A big part of working in any creative environment is the opportunity to being in a space that allows you room to breathe. When thinking of office space in New York, one thinks of the perfect corner office Don Draper would have with majestic views of Mid-Manhattan, or the tiniest space in the world in a basement somewhere in Chinatown. Of course these are all fictitious ways of thinking, especially when you encounter an office space like that Pearlfisher are lucky to call home on Broadway, just off Canal Street. This is what it looks like.
Now the image above may not look at all like an office, but this really is what Pearlfisher’s US offices look like. The large ball pit was a huge viral success last year for their London offices (you may have read about it in Vice) and has made it way over the Atlantic this year. The idea behind putting what would be considered a huge distraction like this in an adult environment is to encourage a playfulness with how someone can work. The process behind this is that a person who enjoys their workspace will be much more creative and this is something of a necessity when your job is all about getting creative with very popular brands and their products.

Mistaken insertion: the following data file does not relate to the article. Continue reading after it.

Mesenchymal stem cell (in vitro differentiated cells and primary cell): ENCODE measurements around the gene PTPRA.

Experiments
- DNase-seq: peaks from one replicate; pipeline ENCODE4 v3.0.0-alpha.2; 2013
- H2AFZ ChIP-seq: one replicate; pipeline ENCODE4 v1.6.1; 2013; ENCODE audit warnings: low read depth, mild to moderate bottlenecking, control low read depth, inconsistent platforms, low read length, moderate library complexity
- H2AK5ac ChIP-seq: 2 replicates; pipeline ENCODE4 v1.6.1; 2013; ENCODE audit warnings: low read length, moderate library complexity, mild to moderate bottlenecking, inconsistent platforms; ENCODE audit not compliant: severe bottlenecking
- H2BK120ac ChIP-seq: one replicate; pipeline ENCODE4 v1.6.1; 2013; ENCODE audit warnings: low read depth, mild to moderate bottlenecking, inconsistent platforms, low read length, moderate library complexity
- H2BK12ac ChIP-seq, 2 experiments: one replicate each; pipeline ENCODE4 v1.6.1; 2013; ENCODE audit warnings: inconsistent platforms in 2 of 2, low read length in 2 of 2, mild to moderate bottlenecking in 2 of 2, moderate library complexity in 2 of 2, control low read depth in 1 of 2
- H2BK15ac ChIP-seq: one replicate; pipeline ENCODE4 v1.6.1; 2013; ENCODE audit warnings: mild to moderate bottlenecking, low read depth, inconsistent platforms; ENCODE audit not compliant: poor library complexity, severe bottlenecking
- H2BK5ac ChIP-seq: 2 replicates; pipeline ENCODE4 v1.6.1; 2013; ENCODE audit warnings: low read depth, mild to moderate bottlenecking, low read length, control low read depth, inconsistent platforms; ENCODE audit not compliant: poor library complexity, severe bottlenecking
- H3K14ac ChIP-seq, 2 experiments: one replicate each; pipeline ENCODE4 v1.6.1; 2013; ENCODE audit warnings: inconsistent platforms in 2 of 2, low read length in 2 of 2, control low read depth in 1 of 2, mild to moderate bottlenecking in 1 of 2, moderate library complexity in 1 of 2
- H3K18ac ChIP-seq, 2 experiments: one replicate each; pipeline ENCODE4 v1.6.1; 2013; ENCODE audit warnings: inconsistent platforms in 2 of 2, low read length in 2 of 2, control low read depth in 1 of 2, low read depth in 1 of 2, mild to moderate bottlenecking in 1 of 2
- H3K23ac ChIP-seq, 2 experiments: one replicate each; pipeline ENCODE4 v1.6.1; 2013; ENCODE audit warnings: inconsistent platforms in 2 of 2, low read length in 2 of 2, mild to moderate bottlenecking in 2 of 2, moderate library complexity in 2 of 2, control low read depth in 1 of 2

The company is responsible for creating the look and feel of brands we use everyday: from Budweiser and Starbucks to Wolfgang Puck and Ben & Jerrys. A big part of their work involves redesigned famous brands to make them feel more accessible to the public. Ask anyone on the street to think of of a way to make a beer can look like something you want to hold and you’ll be hard pressed to find an answer. That’s the kind of day to day mental challenges those working in a New York Design Agency have to think about and having large spaces that can act as a canvas of sorts some in handy,
An office like the one we can see here are great spaces to help forms creative ideas in. No clutter, high exposed ceilings to make as much use of the space as possible and white walls to help reflect the natural light bouncing off the floor all add up to distinguish the “stuffy” feeling a traditional office space can provide.
The staff kitchen is another such example of this non-traditional feeling in work. It isn’t trying to be an abstractly designed space like you find in many modern office kitchens, but feels like the kitchen in someone’s apartment. It’s familial and welcoming in a way that there’s no shame in spending some time here and having a beer at 4pm on a Friday.
The office also does one thing many down-town office in the Manhattan often neglect: the roof. Being able to take a breather for five minutes and get some air shouldn’t involve going out on to Canal St. You should be able to think creatively with some air and an unbeatable view and that’s exactly what you get here.
What do you think of the Pearlfisher office? Would you take a dive in the ball pit? Or do you prefer to stay behind a desk all day to stay focussed?